|Year of offer||2019|
|Subject level||Undergraduate Level 3|
|Fees||Subject EFTSL, Level, Discipline & Census Date|
In 1968 the first rock major musical Hair caused a sensation and spawned a new genre. A weekly 2-hour large ensemble singing class will explore the music of significant contemporary rock musicals, using music from a handful of the genre's best examples to develop the capacity to identify and experience in practice the stylistic traits of contemporary voice. A one-hour lecture will consider major shows of contemporary music theatre, from mega-musicals like Les Miserables and The Lion King, to juke-box musicals like Jersey Boys and Hairspray and off-Broadway hits like Rent and Next to Normal, analysing their cultural context and performance style. Consideration will be given to the changing form of music theatre over its history and potential developments into the future. Other lectures will explore vocal pedagogy, safe voice usage and develop critical listening skills. The subject will conclude with a short performance featuring a sample of the repertoire covered. No former singing or musical experience is necessary.
Intended learning outcomes
Upon completion of this subject students should:
- have developed an appreciation of the socio-cultural context of a range of contemporary musicals
- have developed a better understanding of safe and unsafe vocal practices in both singing and speech
- have developed skills in critical listening
- be able to identify stylistic traits of voice usage in contemporary musicals.
- Have developed an embodied understanding of the stylistic traits of contemporary voice in application to song
Have developed enhanced research skills into artistic works and practices and the capacity to present these in essay form
On completion of this subject students will be able to:
- Exhibit knowledge of major writers and composers of contemporary rock musicals and principle works of the genre
- Demonstrate skills in large ensemble singing, including part-singing, harmonies and blend.
- Demonstrate understanding of principles of safe voice usage
- Perform selected repertoire to concert standard
- Participate with ability and self-confidence as a team member of a performing group
Eligibility and requirements
Core participation requirements
The University of Melbourne is committed to providing students with reasonable adjustments to assessment and participation under the Disability Standards for Education (2005), and the Assessment and Results Policy (MPF1326). Students are expected to meet the core participation requirements for their course. These can be viewed under Entry and Participation Requirements for the course outlines in the Handbook.
Further details on how to seek academic adjustments can be found on the Student Equity and Disability Support website: http://services.unimelb.edu.au/student-equity/home
- 30-minute test, Week 6, - 10%
- Two online contributions (may be wiki, blog, keynote, electronic folio or other electronic form) that respond to lecture material. 600 words each or equivalent time commitment of 30 hours effort per entry, Weeks 8 and 12, - 30%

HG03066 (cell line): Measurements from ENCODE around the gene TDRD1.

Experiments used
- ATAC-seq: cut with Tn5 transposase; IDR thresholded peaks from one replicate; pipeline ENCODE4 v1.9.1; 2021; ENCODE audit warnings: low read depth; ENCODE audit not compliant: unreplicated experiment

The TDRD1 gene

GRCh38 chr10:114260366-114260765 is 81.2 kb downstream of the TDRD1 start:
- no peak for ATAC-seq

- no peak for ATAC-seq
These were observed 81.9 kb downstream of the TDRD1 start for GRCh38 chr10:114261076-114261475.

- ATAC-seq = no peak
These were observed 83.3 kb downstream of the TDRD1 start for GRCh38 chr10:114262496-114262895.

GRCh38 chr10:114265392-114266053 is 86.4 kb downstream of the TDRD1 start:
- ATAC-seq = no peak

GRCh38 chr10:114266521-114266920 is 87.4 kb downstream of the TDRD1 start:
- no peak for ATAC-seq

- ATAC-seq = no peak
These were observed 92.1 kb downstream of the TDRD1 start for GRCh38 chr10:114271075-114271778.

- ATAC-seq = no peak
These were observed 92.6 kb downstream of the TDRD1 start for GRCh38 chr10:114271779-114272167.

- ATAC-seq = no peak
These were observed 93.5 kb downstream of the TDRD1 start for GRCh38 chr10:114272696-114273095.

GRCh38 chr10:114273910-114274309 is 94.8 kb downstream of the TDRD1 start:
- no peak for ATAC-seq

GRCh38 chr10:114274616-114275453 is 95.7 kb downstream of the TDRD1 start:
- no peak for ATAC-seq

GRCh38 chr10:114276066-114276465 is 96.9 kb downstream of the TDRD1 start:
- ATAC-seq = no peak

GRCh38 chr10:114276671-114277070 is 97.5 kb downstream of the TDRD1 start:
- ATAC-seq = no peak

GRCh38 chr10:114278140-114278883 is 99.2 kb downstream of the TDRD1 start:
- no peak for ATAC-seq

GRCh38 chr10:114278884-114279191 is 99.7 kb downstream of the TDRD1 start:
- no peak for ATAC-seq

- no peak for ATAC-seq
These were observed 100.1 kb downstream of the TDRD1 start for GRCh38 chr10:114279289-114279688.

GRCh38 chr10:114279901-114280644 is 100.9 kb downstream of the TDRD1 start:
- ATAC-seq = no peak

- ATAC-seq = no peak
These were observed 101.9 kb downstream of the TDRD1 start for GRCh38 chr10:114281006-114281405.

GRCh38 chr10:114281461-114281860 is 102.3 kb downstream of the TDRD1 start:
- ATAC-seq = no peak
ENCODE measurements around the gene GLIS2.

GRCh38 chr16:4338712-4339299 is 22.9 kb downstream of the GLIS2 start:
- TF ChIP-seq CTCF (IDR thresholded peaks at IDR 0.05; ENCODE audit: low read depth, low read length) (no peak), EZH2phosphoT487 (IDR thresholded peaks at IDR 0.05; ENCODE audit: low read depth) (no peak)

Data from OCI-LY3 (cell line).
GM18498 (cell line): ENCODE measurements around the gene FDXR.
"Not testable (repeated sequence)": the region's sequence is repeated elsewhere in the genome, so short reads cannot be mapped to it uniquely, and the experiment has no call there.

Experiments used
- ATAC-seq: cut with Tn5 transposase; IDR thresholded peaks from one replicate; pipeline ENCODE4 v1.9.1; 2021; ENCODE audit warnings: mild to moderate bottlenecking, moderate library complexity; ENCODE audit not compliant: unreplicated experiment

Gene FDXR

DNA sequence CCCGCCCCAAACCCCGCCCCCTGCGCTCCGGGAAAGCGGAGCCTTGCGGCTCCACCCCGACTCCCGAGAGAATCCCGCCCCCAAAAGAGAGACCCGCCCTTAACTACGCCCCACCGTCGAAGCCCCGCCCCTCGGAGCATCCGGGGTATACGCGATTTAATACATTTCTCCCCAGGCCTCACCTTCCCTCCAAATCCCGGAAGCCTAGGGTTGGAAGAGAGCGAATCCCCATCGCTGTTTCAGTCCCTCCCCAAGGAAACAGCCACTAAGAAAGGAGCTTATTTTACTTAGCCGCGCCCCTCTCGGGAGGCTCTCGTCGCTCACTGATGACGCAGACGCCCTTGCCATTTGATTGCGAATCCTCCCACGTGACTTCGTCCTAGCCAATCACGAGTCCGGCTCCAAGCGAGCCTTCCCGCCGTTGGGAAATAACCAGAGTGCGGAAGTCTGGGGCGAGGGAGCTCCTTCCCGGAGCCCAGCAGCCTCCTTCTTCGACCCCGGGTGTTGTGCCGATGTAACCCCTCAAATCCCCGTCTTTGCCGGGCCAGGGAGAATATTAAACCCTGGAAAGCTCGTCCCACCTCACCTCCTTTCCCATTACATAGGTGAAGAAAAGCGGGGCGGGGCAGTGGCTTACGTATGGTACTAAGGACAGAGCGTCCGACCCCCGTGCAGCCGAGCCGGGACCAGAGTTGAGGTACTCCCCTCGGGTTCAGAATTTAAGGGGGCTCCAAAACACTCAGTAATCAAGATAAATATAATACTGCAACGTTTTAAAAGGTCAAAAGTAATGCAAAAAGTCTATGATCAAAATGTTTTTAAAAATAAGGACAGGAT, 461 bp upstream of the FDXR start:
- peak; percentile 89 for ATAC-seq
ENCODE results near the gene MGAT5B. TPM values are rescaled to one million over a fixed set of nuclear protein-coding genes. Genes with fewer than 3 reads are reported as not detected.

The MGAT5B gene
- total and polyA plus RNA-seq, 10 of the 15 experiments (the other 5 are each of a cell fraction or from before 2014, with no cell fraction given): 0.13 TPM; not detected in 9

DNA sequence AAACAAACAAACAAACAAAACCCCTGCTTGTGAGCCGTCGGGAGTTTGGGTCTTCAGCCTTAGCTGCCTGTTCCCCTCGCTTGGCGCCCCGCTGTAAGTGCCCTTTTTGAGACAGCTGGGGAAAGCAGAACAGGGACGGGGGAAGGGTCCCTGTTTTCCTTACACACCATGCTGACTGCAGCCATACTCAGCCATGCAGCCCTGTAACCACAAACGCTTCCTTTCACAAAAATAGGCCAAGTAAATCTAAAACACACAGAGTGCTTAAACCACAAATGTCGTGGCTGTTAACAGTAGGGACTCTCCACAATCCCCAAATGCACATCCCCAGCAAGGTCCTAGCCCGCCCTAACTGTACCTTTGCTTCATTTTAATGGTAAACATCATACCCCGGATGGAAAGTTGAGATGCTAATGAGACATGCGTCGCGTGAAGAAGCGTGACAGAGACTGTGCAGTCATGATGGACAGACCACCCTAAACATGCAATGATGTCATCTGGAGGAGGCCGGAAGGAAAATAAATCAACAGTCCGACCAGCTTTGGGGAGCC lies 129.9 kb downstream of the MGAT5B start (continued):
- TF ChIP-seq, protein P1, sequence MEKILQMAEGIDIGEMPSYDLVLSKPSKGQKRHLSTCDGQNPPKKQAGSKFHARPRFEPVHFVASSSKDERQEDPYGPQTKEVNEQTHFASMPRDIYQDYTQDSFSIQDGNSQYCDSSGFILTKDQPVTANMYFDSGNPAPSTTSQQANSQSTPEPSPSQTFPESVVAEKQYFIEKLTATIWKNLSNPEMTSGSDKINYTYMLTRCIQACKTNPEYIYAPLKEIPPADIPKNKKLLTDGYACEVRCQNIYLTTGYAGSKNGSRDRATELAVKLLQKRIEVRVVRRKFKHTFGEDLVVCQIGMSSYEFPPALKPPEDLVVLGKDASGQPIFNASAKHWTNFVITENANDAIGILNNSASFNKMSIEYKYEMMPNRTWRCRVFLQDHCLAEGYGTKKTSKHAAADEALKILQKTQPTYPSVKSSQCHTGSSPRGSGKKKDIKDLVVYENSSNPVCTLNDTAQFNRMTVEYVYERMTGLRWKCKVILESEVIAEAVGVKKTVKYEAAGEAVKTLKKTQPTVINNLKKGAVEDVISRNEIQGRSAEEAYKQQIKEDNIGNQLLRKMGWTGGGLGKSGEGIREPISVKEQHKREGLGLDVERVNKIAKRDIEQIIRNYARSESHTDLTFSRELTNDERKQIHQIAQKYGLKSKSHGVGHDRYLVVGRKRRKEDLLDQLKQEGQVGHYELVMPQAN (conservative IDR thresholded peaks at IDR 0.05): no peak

- Research essay: 2,000 words, Week 12, - 50%
- Continuous: assessment will be based on the level of attainment in preparation of parts, individual and/or sectional practice and active participation in all rehearsals, classes and performances as directed, Weeks 1-12, - 10%
Participation in the final performance is a hurdle requirement. Less than 80% attendance will result in a fail. All assessment components must be attempted in order to pass the subject.
Quotas apply to this subject
Dates & times
- Semester 1
Principal coordinator Jayde Kirchert Mode of delivery On Campus — Southbank Contact hours 36 hours Total time commitment 170 hours Teaching period 4 March 2019 to 2 June 2019 Last self-enrol date 15 March 2019 Census date 31 March 2019 Last date to withdraw without fail 10 May 2019 Assessment period ends 28 June 2019
Semester 1 contact information
Time commitment details
Additional delivery details
This subject has a quota of 80 students. Selection is automated and based on the order in which students enrol. Your enrolment in this subject guarantees a space unless you withdraw. Once the subject quota has been reached, all enrolled students will be contacted.
If the subject is full, spaces may become available in the future as others withdraw. The only way to check this is by attempting to enrol. Please note that there are no waiting lists for this subject.
As entry into this subject is based only on the order in which students enrol, special permission will not be offered to any students.
There are no specifically prescribed or recommended texts for this subject.
- Related Handbook entries
This subject contributes to the following:
- Breadth options
- Available through the Community Access Program
About the Community Access Program (CAP)
This subject is available through the Community Access Program (also called Single Subject Studies) which allows you to enrol in single subjects offered by the University of Melbourne, without the commitment required to complete a whole degree.
Entry requirements including prerequisites may apply. Please refer to the CAP applications page for further information.
- Available to Study Abroad and/or Study Exchange Students
This subject is available to students studying at the University from eligible overseas institutions on exchange and study abroad. Students are required to satisfy any listed requirements, such as pre- and co-requisites, for enrolment in the subject.